1984 also saw the development of Speedlock, one of many bespoke loading schemes which allowed the computer to load data recorded at high speed. These turbo-loaders not only reduced the ponderous loading times associated with tape releases, but also made it difficult for domestic tape-to-tape stereos to accurately copy the contents. Unfortunately, cramming data down the wire at such a high speed could also make the Speccy's loading more temperamental than usual, even for those who had bought the game. Not for the last time, an answer to piracy had the potential to cause more problems than it solved.
It's fitting, therefore, that it was the Spectrum which played host to the first copy protection system to really anger and inconvenience gamers - the dreaded Lenslok. Making its debut in 1985, on the Spectrum version of Elite, Lenslok consisted of a plastic lens in a foldaway frame. Games using the system would display a garbled code on the screen, and only by viewing it through the lens could you find out what you had to type in to begin playing.
Even if it had worked, that was just enough hassle to be irritating. The fact that it often didn't work simply made it infuriating. Hopelessly compromised by the technology of the time, Lenslok had no way of retaining its settings and so had to be recalibrated each time to suit the size of the TV screen. The initial instructions made this process a baffling chore, and those with screens too large or too small for the software to handle had no way of getting past this crude digital barrier. Some lenses simply didn't work with the software they came with.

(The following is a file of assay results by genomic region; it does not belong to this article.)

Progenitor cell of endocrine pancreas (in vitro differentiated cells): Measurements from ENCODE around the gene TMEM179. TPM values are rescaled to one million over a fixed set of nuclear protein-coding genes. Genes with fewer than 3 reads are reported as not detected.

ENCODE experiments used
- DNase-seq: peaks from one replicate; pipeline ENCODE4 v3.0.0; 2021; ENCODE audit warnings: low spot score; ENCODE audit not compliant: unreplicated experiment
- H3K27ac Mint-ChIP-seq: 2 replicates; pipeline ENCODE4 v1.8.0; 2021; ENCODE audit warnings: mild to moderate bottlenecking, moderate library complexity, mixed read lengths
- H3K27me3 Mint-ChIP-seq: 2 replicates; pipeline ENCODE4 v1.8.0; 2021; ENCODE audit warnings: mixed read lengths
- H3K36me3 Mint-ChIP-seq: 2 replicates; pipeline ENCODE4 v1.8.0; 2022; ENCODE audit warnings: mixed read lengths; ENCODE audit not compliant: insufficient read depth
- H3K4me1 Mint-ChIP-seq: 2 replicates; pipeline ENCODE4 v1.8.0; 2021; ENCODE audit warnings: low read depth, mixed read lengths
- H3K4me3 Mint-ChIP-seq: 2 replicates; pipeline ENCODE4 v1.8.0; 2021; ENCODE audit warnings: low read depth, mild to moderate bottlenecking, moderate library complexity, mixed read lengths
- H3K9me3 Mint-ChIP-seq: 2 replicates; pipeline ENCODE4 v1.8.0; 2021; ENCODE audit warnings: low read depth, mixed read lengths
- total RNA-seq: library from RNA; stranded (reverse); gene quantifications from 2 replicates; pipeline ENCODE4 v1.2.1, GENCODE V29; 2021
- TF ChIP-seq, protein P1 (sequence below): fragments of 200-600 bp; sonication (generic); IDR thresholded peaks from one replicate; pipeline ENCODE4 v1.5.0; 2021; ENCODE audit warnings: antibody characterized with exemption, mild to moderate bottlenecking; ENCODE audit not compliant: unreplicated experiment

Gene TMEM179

"So far I have been unable to get past the security screens," ranted one M. Briody in the pages of Sinclair User in March 1986, when his copy of Elite refused to let him in. "This is very annoying and frustrating, especially after having read all the rave reviews. I am sure there must be hundreds, if not thousands, of frustrated computer owners who will certainly think twice before buying a Lenslocked game again."
While problems with Lenslok were undoubtedly exaggerated, it was a cumbersome process even when it worked, and the bad reputation gained from its wonky implementation lingered. Needless to say, Lenslok died a swift and unmourned death, having been used on only 11 releases.
Meanwhile, publishers on disc-based home computer formats had been experimenting with the same concepts that Jet Set Willy had pioneered, requiring players to validate their game by using something only included in a commercially purchased package. Supplying a word or phrase found on a specified page of the manual was a common ploy, though one that posed little barrier to anyone with a stack of A4 and a photocopier.